The RPE of NAC-treated Atm+/+ mice had similar numbers of eyespots compared with untreated Atm+/+ mice: 4.85 ± 1.81 (n = 34) and 4.24 ± 1.57 (n = 29), respectively. There was no significant difference in the distribution of eyespots between the groups (Fig. 2 D). Thus, NAC had no effect in wild-type mouse embryos, whereas it suppressed DNA deletions specifically in Atm-mutant mouse embryos.
Effect of NAC Treatment in Atm-Deficient Mice Was Most Pronounced Later in Development.
The mouse RPE forms from the optical nerve head with a pattern of radial edge-biased interstitial growth (Fig. 1,A; Ref. 61). The RPE formation begins in the developing eyecup at ∼8.5 dpc (62), reaches the highest rate of mitotic division between 11.5 and 15.5 dpc, and ceases after birth (63). Mapping an eyespot relative position within the RPE allows determining the approximate time during embryo development at which a deletion event occurred (64). We divided the RPE into 10 concentric regions starting at 0.0–0.1′, the concentric region closest to the optical nerve head indicating the beginning of RPE development, up to 0.9–1.0′, the concentric region at the edge of the RPE indicating the end of development (Fig. 1,A; Ref. 47). We determined the position of eyespots in the 10 concentric regions of the RPE of NAC-treated and -untreated Atm−/− mice and their relevant wild-type controls. Atm−/− mice had more eyespots than Atm+/+ mice in most (8 of 10) regions (Fig. 3 A); thus, Atm−/− mice were susceptible to increased frequency of deletions throughout RPE development.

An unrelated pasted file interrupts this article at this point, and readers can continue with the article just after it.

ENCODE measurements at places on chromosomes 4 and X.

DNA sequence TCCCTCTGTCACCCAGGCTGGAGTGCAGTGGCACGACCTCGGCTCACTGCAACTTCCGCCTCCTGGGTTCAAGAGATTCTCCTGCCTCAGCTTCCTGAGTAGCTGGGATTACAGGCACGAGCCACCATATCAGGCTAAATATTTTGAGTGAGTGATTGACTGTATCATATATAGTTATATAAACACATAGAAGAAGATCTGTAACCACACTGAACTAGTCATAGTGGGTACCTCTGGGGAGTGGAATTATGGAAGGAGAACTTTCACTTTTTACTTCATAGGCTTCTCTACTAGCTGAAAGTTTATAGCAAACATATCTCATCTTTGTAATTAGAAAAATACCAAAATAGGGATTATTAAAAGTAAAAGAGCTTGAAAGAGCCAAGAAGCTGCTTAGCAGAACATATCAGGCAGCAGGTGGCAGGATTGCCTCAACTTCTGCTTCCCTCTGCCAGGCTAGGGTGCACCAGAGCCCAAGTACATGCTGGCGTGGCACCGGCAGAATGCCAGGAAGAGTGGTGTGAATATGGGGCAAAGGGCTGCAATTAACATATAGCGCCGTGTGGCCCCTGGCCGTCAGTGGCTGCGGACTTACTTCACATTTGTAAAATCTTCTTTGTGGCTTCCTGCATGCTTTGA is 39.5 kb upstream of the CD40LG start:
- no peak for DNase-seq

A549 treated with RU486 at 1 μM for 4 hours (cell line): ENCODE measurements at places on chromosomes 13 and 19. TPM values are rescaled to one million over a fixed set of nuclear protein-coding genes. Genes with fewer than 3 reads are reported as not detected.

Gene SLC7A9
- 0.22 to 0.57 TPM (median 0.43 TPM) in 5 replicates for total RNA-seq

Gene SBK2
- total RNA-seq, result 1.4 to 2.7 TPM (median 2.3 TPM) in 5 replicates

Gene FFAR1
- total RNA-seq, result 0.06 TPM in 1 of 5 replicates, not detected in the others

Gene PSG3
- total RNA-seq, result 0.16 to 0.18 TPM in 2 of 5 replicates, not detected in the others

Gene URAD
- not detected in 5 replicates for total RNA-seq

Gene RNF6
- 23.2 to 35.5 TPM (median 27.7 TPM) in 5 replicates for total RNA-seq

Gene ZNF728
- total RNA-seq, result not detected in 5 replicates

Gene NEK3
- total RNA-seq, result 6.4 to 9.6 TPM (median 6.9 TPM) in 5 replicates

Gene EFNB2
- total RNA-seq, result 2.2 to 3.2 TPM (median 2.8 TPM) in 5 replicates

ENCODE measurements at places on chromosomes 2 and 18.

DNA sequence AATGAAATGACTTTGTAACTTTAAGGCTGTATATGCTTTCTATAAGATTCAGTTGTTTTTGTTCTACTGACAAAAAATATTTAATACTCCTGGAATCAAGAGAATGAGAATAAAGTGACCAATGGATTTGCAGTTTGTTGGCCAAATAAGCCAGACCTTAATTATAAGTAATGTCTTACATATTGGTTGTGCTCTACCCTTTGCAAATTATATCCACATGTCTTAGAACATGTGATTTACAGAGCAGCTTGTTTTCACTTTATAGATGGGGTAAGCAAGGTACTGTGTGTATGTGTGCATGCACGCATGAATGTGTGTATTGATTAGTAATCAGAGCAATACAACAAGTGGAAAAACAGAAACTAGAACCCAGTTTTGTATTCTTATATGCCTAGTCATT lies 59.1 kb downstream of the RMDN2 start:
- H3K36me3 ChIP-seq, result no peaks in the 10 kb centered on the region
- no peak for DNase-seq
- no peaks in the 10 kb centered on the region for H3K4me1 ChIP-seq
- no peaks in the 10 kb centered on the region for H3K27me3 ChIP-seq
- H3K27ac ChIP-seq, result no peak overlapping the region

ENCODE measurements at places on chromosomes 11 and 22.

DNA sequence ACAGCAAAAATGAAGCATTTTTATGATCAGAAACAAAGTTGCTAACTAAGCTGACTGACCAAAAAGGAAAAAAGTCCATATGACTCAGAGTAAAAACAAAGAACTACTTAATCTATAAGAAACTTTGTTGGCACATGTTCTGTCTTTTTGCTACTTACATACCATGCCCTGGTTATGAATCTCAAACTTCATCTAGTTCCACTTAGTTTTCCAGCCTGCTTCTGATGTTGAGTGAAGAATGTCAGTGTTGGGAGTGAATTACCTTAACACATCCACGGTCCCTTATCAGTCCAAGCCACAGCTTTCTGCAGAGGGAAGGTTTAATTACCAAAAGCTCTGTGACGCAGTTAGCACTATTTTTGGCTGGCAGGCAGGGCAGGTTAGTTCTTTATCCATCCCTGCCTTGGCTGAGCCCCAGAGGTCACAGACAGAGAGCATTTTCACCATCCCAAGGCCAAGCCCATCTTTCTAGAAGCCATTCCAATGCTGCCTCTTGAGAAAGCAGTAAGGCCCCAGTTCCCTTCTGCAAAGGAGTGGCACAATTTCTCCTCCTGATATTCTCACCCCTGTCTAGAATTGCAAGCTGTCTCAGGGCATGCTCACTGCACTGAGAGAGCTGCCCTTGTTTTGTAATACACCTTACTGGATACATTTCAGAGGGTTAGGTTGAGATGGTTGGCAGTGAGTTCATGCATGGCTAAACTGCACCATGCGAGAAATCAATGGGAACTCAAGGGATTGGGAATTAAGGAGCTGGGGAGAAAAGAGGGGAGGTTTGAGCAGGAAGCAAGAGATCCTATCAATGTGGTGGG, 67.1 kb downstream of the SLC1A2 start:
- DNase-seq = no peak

Positional distribution of eyespots was different in NAC-treated Atm−/− mice compared with untreated Atm−/− mice, such that the number of eyespots was similar in the first half of the RPE comprising the region 0.0–0.1 to 0.4–0.5 (1.1 compared with 0.97 eyespots/RPE) and 40% lower in the remaining RPE (3.2 compared with 5.3 eyespots/RPE; P < 0.05, Fig. 3,B). This observation suggested that NAC suppresses DNA deletions later in development, at the region 0.5–0.6 to 0.9–1.0. This region falls within the time of most intense RPE growth as calibrated after benzo(a)pyrene induction of deletions in these regions (64). The positional eyespot distribution was not statistically different in NAC-treated Atm−/− mice compared with NAC-treated Atm+/+ mice (Fig. 3,C). NAC treatment had no effect on positional eyespot distribution in wild-type mice (Fig. 3 D).
NAC Treatment Suppressed Oxidative DNA Damage in Atm-Deficient Mice.
We examined the degree of oxidative DNA damage by measuring the level of 8-OH deoxyguanosine in DNA isolated from NAC-treated and -untreated Atm−/− mouse embryos and their respective wild-type controls. The level of 8-OH deoxyguanosine was significantly higher in Atm−/− mouse embryos (n = 5) than in Atm+/+ mouse embryos (n = 9; P < 0.001; Fig. 4,A). The 8-OH deoxyguanosine level was twofold lower in NAC-treated (n = 3) than in NAC-untreated Atm−/− embryos (n = 5; P < 0.005; Fig. 4,B). The level was similar in the NAC-treated Atm−/− embryos (n = 3) compared with NAC-treated Atm+/+ controls (n = 5; not significant; Fig. 4,C). NAC lowered the 8-OH deoxyguanosine level in wild-type mouse embryos (P < 0.005; Fig. 4 D).